Researchers find rare space diamonds from ancient planet

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Billions of years ago, an asteroid smashed into a dwarf planet in a cataclysmic collision that blasted the insides of the planet into outer space. Over time, remnants of the dwarf planet’s mantle have fortuitously fallen to Earth as diamond-rich meteorites, called ureilites, that reveal an unprecedented glimpse into the subterranean layers of a doomed ancient world. For years, scientists have puzzled over the fallen remains of the long-lost planet and the mysterious presence of its abundant diamonds, which include hints of lonsdaleite, an ultra-rare type of diamond named after the pioneering crystallographer Kathleen Lonsdale. Now, scientists led by Andrew Tomkins, a professor of geosciences at Monash University, have found the largest lonsdaleite diamonds ever seen.

A buyer thought he was buying a painting by Lucian Freud — but is that what he got?

A businessman who liked to acquire furniture and art at competitive prices — let’s call him Omar — bought a rare painting by Sigmund Freud’s grandson in 1997, for a hundred thousand Swiss francs, or about seventy thousand dollars, several times lower than its appraised value. He thought he had gotten a steal, and tried to lure some potential buyers by putting it on eBay. Then he got a call from someone claiming to be Freud himself, who said he wanted the painting back, and offered Omar a hundred thousand Swiss francs. Omar refused. The caller doubled his offer. “Sorry,” Omar said. “I am loving this painting.” The voice responded: “Fuck you. You will not sell the painting all your life.” When Omar tried to have the painting authenticated, Freud claimed it wasn’t his.

Experts say the number of lakes on Mars has been drastically underestimated

Billions of years ago, Mars was speckled with murky lakes that may have been home to microbial life, raising the tantalizing possibility that Martian fossils might be buried in the dessicated remains of these ancient waters, which are known as “paleolakes.” Scientists even speculate that briny liquid lakes may still flow under the red planet’s ice caps, perhaps providing a final refuge for microbial Martians—though the odds of extant life on Mars are hotly debated. Some 500 paleolakes have been identified on Mars, but scientists believe that hundreds or thousands more are waiting to be discovered in this “new era of Martian limnology,” meaning the study of freshwater ecosystems, according to a study published on Thursday in Nature Astronomy.

An AI used medical notes to teach itself to spot disease on chest x-rays

After crunching through thousands of chest x-rays and the clinical reports that accompany them, an AI has learned to spot diseases in those scans as accurately as a human radiologist. The majority of current diagnostic AI models are trained on scans labeled by humans, but that labeling is a time-consuming process. The new model, called CheXzero, can instead “learn” on its own from existing medical reports that specialists have written in natural language. The findings suggest that labeling x-rays for the purpose of training AI models to interpret medical images isn’t necessary, which could save both time and money. A team of researchers from Harvard Medical School trained the model on a publicly available data set of more than 377,000 chest x-rays and more than 227,000 clinical reports.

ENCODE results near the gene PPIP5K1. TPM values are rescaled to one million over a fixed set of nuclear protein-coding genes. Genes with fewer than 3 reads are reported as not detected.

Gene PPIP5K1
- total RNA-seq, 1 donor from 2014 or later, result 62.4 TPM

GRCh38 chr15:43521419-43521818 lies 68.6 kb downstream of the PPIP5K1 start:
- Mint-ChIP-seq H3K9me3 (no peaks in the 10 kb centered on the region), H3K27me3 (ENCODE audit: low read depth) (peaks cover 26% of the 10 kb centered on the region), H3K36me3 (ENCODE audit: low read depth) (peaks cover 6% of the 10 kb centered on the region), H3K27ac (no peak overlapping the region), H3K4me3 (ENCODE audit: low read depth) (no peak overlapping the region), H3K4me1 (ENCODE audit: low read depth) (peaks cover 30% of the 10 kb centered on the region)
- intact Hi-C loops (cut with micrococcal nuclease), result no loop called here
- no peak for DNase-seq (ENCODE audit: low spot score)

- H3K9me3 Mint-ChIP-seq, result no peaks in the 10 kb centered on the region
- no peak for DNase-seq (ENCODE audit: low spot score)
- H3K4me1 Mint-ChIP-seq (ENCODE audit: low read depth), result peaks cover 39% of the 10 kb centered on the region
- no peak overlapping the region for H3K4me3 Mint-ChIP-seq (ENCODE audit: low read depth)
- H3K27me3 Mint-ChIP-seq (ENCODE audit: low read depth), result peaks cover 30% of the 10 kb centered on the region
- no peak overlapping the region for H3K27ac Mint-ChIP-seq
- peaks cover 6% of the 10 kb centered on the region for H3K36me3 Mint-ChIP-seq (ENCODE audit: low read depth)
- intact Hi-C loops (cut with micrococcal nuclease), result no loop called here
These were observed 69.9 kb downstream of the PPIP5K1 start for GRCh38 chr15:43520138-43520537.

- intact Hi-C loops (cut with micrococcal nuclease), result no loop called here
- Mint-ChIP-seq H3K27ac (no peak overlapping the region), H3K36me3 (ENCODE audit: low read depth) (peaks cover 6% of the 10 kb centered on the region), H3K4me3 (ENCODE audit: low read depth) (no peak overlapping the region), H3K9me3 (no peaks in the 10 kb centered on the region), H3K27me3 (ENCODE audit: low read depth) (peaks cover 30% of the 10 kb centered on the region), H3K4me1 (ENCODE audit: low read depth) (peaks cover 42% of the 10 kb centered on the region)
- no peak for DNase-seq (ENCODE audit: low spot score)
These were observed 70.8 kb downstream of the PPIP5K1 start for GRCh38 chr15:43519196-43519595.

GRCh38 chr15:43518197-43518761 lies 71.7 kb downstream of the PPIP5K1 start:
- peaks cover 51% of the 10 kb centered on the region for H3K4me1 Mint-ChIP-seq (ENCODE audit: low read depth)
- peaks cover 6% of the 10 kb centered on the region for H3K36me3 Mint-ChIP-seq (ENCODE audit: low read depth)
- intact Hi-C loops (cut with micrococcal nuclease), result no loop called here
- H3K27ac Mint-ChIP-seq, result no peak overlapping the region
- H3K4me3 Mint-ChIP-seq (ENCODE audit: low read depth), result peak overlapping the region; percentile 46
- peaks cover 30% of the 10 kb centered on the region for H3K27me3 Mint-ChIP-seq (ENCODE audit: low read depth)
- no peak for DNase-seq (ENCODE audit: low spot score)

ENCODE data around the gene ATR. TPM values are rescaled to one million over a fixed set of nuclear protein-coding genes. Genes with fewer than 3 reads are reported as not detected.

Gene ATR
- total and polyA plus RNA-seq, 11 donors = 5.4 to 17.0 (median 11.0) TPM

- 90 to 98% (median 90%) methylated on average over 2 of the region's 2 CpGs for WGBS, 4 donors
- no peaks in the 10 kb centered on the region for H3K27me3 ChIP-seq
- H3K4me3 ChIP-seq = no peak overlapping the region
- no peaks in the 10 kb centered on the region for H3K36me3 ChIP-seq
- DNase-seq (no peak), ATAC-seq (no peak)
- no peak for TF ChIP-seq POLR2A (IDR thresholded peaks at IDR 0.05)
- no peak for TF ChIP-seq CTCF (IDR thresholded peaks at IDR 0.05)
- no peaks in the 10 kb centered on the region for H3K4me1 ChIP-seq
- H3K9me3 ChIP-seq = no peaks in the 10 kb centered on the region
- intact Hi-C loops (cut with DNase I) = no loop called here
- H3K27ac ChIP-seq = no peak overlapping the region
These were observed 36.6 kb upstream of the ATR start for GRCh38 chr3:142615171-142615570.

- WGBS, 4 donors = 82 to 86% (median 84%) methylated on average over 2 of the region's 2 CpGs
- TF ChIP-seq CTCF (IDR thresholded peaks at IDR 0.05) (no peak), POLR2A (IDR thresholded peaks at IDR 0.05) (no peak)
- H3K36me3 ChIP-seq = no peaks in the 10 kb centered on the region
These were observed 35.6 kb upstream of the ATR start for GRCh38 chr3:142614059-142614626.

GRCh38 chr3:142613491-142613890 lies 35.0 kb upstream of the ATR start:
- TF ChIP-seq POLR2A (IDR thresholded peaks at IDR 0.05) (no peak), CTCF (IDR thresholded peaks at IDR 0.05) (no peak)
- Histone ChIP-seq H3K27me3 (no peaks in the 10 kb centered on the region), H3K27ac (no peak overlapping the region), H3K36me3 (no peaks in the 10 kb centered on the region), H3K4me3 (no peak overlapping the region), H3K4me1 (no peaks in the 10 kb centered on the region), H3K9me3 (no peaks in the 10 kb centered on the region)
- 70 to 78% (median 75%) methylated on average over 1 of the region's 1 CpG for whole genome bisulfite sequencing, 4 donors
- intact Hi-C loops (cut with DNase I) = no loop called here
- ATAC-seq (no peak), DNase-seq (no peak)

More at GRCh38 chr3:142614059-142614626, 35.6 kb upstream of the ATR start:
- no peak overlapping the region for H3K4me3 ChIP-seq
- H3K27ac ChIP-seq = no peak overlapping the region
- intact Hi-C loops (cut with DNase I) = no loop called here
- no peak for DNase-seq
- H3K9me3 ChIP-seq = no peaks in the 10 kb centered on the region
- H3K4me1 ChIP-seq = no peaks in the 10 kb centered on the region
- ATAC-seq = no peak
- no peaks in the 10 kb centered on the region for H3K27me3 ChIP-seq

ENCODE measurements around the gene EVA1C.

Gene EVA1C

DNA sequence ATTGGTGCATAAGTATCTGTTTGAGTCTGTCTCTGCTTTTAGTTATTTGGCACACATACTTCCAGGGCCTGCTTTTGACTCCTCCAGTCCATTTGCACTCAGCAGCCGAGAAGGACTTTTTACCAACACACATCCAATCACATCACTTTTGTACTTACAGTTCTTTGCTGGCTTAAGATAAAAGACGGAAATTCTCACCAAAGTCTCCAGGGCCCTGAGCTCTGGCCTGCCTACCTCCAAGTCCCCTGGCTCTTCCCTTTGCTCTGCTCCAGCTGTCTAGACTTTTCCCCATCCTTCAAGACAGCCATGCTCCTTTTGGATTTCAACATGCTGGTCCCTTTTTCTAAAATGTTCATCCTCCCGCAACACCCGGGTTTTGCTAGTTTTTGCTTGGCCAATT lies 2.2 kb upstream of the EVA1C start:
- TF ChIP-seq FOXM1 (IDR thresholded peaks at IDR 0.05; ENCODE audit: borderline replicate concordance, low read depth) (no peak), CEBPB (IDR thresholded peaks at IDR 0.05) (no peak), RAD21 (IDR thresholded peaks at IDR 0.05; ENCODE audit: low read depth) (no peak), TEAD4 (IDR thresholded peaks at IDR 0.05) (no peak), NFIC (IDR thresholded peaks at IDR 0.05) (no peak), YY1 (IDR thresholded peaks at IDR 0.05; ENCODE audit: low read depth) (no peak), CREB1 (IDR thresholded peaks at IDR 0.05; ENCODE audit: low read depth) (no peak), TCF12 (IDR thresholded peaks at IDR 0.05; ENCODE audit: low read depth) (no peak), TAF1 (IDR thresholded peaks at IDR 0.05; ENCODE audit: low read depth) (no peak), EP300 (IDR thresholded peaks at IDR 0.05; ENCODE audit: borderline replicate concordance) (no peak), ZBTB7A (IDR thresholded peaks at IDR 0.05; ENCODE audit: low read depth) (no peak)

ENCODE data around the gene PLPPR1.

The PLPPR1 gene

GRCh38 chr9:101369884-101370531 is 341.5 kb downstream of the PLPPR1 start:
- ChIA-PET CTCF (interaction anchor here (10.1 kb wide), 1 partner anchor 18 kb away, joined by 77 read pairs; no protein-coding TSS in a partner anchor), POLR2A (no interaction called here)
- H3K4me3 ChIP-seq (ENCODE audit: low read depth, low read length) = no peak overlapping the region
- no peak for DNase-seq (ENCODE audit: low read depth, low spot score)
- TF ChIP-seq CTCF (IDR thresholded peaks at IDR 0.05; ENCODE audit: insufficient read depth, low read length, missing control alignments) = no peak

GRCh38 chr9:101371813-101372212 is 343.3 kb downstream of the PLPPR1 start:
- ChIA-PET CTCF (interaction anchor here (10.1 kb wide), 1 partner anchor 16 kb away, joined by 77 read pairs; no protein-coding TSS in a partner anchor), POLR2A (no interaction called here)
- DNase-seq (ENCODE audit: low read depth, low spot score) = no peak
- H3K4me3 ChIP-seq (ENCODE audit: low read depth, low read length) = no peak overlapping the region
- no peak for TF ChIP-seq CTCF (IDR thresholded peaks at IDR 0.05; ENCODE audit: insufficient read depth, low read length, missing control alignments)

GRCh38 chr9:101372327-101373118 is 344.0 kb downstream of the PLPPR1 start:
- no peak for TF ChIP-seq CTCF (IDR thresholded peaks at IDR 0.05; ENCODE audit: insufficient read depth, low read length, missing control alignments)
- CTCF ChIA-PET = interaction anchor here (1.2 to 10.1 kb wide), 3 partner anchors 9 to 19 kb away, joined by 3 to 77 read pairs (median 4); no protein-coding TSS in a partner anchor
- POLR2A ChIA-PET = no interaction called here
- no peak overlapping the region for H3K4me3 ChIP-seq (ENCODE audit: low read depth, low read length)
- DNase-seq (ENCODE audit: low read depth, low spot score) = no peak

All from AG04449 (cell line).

The number of ants on Earth is such a large number it’s almost unimaginable

A new estimate for the total number of ants on Earth comes to a mind-boggling total of nearly 20 quadrillion – or about 20,000 trillion. In a paper released by the Proceedings of the National Academy of Sciences, a group of scientists from the University of Hong Kong analyzed 489 studies and concluded that the total mass of ants on Earth weighs in at about 12 megatons of dry carbon. Put another way: If all the ants were plucked from the ground and put on a scale, they would outweigh all the wild birds and mammals put together. So for every person who is alive on the planet right now, there are about 2.5 million ants. “It’s unimaginable,” Patrick Schultheiss, a lead author on the study who is now a researcher at the University of Würzburg in Germany, told the Washington Post in a Zoom interview.

The mysterious and fascinating search for the secrets of eel migration

The European eel and the American eel—both considered endangered by the International Union for Conservation of Nature—make this extraordinary migration. The Sargasso is the only place on Earth where they breed. The slithery creatures, some as long as 1.5 meters, arrive from Europe, North America, including parts of the Caribbean, and North Africa, including the Mediterranean Sea. Researchers study them in the hope of solving mysteries that have long flummoxed marine biologists, anatomists, philosophers, and conservationists: What happens when these eels spawn in the wild? And what can be done to help the species recover from the impacts of habitat loss, pollution, overfishing, and hydropower? Scientists say that the answers could improve conservation. But, thus far, eels have kept most of their secrets to themselves.

We dry out as we age

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